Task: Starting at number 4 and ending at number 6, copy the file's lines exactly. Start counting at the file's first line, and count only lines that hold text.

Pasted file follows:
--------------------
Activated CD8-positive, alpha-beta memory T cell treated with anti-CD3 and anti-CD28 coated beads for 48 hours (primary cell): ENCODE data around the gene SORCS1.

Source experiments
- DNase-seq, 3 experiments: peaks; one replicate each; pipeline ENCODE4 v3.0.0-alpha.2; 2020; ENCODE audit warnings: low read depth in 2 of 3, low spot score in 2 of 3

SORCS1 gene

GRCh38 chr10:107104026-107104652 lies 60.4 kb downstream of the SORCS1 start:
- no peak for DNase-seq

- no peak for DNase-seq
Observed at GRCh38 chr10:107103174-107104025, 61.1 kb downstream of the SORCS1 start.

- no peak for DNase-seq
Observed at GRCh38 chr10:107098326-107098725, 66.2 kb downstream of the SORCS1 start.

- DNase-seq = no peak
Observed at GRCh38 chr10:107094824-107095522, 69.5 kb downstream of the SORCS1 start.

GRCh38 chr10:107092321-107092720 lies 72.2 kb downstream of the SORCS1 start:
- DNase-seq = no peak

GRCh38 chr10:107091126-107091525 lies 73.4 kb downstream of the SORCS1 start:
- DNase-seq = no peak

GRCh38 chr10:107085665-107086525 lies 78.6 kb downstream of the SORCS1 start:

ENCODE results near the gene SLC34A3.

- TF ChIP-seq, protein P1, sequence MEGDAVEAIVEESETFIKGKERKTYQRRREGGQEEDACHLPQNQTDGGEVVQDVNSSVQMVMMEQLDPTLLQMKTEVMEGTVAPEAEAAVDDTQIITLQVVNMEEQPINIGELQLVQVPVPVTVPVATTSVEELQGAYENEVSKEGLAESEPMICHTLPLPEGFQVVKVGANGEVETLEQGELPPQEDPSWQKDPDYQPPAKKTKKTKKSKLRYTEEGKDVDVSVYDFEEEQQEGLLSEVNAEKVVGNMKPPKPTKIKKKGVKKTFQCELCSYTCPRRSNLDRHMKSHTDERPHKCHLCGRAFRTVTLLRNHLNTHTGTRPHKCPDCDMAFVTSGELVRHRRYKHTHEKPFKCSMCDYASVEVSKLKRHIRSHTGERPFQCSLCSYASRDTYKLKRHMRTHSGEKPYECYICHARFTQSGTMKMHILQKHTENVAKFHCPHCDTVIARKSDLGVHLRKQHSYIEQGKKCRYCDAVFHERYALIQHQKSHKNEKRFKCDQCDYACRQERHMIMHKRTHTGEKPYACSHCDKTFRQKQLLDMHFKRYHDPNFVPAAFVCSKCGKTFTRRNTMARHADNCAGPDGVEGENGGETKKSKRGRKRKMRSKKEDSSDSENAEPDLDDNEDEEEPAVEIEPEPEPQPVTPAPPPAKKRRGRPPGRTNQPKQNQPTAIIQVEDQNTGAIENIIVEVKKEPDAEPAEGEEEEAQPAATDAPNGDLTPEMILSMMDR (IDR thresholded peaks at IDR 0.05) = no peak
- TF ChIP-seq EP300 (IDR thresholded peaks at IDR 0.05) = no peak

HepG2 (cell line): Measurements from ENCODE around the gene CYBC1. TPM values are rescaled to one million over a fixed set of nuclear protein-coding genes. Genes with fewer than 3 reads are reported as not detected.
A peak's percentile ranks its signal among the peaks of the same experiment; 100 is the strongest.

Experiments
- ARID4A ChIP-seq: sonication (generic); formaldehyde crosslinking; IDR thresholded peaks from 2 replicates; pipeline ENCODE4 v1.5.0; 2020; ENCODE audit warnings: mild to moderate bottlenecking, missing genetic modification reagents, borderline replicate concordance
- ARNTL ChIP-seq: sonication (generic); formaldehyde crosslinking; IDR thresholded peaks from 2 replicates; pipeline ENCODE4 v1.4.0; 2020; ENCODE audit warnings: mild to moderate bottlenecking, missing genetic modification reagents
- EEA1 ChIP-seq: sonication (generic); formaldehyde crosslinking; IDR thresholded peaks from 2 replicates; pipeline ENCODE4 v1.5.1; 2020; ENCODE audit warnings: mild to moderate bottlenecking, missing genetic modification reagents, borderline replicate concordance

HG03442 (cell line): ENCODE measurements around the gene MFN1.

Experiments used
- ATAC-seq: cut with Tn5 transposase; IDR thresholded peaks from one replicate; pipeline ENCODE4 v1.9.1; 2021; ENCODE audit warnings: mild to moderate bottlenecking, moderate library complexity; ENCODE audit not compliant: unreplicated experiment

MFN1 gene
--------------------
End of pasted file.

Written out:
SORCS1 gene

GRCh38 chr10:107104026-107104652 lies 60.4 kb downstream of the SORCS1 start:
- no peak for DNase-seq